On the face of it, it would appear from the huge defeat that BJP faced in Delhi, that the experiment failed. But it is not as simple as that. Several analysists felt that BJP could have slid to a 25–28% vote share had Amit Shah not unleashed the divisive campaign. Instead what he managed to achieve was a 40% share, a 7% + increase for BJP from its historical 32–33% stable base. In many of the larger states, a 7% swing can mean a huge victory for BJP. While Amit Shah admitted at an event a couple of days back that the language used by BJP leaders might have contributed to BJP’s loss, I think, he and his analysts would be quite satisfied with the outcome.
The credit of success of the Delhi elections, of course, goes to Arvind Kejriwal (and partly to Prashant Kishore). Kejriwal did not deviate from his development narrative and did not allow his vote base to get diluted by divisiveness. The AAP narrative is a brilliant example of a simple story told well, of not being drawn into the narrative of the opposition and of winner’s mindset of laser sharp focus. The AAP strategy of development-based campaign and late stage tactic of what is being dubbed as “soft Hindutva” baffled BJP. While Kejriwal’s oration of Hanuman Chalisa established him as a devout Hindu, it did not instill fear in the muslims. In fact, AAP fared best in terms of vote share in Muslim dominated constituencies such as Okhla and Babarpur. This is where Amit Shah’s experiment started to falter a bit. Dubbing Kejriwal first as a Pakistani and terrorist and then in the same breath as a beneficiary of ‘soft hindutva’ confused the audience.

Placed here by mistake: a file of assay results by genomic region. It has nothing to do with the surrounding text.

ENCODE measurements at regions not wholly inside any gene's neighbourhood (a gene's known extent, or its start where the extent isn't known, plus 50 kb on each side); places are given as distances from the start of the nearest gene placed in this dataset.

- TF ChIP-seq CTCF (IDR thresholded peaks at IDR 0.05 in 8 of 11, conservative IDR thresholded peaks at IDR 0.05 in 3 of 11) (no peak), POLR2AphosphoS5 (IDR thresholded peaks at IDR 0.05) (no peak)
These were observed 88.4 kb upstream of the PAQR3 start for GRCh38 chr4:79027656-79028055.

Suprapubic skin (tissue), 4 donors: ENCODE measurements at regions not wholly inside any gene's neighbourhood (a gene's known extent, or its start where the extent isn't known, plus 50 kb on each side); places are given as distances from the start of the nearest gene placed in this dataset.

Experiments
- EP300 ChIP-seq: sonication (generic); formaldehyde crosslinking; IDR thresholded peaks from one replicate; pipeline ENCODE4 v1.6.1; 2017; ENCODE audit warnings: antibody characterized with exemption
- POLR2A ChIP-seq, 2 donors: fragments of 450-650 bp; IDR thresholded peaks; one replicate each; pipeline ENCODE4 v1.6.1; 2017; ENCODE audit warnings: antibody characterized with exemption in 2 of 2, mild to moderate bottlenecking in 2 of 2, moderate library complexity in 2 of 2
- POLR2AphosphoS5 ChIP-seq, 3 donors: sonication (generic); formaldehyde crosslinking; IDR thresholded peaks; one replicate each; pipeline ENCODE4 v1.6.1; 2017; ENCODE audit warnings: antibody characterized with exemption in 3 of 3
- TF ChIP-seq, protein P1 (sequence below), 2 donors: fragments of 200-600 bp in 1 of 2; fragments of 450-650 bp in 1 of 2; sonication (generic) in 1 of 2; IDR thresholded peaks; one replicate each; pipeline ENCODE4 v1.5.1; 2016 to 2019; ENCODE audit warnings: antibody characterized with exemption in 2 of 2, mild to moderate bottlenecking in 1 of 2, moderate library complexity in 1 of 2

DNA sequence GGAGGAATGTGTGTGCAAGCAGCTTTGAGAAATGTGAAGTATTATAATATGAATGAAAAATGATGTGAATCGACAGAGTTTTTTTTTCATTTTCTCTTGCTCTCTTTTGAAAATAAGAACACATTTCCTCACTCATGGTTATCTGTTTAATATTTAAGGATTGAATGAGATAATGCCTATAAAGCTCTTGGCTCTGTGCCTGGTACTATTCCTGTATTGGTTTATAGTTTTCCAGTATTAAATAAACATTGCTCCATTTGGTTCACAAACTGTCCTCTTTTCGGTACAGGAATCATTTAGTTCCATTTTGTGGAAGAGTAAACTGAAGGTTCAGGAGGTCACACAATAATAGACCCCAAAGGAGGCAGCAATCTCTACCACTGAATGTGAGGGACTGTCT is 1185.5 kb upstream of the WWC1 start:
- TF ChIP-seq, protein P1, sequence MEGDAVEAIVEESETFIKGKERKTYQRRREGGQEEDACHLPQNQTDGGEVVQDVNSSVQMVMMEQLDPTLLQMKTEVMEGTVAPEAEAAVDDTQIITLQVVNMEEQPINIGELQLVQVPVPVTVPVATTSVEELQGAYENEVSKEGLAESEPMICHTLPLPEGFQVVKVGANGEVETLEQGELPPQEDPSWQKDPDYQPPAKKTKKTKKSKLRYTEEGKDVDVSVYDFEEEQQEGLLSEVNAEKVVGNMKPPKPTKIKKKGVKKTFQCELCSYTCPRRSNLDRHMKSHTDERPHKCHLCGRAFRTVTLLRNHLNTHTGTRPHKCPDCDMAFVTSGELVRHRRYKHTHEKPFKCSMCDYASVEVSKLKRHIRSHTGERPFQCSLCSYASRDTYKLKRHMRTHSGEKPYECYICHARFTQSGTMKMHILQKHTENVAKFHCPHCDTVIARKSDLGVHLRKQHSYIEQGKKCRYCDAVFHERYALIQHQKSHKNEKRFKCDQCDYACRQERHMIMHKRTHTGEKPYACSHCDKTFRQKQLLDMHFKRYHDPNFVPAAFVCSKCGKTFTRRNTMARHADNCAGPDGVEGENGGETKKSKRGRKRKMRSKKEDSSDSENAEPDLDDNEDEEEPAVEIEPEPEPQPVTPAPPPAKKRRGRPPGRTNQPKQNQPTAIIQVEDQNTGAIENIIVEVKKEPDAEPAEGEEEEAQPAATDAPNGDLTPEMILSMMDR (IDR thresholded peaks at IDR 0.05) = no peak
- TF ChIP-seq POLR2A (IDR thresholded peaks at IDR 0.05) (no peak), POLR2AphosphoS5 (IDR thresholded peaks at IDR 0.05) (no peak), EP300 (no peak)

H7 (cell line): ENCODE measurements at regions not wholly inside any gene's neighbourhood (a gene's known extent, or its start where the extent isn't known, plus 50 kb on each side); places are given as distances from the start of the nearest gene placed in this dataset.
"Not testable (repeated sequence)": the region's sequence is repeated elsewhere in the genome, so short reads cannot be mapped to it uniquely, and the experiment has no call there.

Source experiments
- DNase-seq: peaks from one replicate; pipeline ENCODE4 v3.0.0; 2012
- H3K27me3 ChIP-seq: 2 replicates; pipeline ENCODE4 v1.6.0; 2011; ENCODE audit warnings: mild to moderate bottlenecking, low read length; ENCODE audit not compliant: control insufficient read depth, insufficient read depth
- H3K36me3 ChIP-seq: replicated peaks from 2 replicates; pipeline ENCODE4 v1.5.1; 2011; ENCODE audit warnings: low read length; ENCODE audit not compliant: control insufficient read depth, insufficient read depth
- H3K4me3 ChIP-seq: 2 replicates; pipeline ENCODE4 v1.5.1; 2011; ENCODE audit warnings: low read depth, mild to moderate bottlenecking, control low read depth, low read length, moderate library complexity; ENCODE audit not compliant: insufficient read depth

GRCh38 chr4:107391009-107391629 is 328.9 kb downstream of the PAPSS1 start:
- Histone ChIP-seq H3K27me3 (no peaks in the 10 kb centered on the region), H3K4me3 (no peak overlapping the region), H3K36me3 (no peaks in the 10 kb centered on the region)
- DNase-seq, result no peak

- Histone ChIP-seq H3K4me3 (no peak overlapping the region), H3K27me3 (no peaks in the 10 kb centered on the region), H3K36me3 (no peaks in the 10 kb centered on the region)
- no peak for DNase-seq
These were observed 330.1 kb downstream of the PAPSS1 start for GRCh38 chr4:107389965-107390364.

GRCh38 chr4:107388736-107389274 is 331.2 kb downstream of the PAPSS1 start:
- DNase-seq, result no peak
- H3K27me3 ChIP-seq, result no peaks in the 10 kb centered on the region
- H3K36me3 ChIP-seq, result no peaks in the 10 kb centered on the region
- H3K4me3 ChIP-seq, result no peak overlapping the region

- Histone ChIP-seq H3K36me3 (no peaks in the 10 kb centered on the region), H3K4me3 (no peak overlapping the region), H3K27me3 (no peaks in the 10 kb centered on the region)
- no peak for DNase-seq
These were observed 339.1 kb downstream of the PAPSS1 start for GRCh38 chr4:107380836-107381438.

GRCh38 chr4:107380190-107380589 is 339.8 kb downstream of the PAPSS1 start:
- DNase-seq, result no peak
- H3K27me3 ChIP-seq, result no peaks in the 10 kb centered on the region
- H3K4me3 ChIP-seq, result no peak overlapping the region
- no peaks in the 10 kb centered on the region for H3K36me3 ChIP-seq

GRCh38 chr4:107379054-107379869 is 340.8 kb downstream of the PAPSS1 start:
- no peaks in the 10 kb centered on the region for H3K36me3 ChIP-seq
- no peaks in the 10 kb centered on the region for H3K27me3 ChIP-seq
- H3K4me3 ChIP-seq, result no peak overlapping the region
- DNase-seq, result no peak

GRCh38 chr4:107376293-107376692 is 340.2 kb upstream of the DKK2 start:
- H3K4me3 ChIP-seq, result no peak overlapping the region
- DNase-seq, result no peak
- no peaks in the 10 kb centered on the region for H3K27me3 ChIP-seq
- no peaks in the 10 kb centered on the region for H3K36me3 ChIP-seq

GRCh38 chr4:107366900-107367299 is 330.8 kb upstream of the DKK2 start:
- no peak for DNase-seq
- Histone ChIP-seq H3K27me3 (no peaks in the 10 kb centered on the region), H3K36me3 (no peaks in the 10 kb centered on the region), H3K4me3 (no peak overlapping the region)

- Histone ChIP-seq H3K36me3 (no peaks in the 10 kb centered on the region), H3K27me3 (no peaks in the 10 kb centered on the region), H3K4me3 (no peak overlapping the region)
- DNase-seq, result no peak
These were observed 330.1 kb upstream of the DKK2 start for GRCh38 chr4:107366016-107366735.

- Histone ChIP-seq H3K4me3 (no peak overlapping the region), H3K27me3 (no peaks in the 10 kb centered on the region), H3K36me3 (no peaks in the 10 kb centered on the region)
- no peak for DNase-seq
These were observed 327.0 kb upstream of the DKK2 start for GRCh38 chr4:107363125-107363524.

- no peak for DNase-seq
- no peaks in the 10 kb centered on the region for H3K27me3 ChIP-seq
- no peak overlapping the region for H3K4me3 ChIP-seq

But BJP is not a loser in these elections. Amit Shah would be a happy man today. His experiment may not have won him Delhi, but it has helped him lay the blueprint for a more refined Hindutva narrative for the future and we will see it play out at mild level in Bihar and and at an exponential level in West Bengal. There a few lessons too. When you have a undeniably popular leader (be it Modi at National level or Arvind Kejriwal at state level), it does not pay off to attack that leader. AAP learnt that lesson well and BJP would have learnt it the hard way this time. At any rate, what is clear is that Delhi Election has proven that Hindutva based divisiveness (polarization) can work with up to 40% of electorate. And in some states, that is enough to win.
It is now up to India to decide. Will the future of Indian politics be divisive or inclusive, based on fear or hope, rooted in religion or development? The ball is in our court.
Disclaimer: All views expressed in this article are personal opinions of the author and not influenced by any political or non-political organization.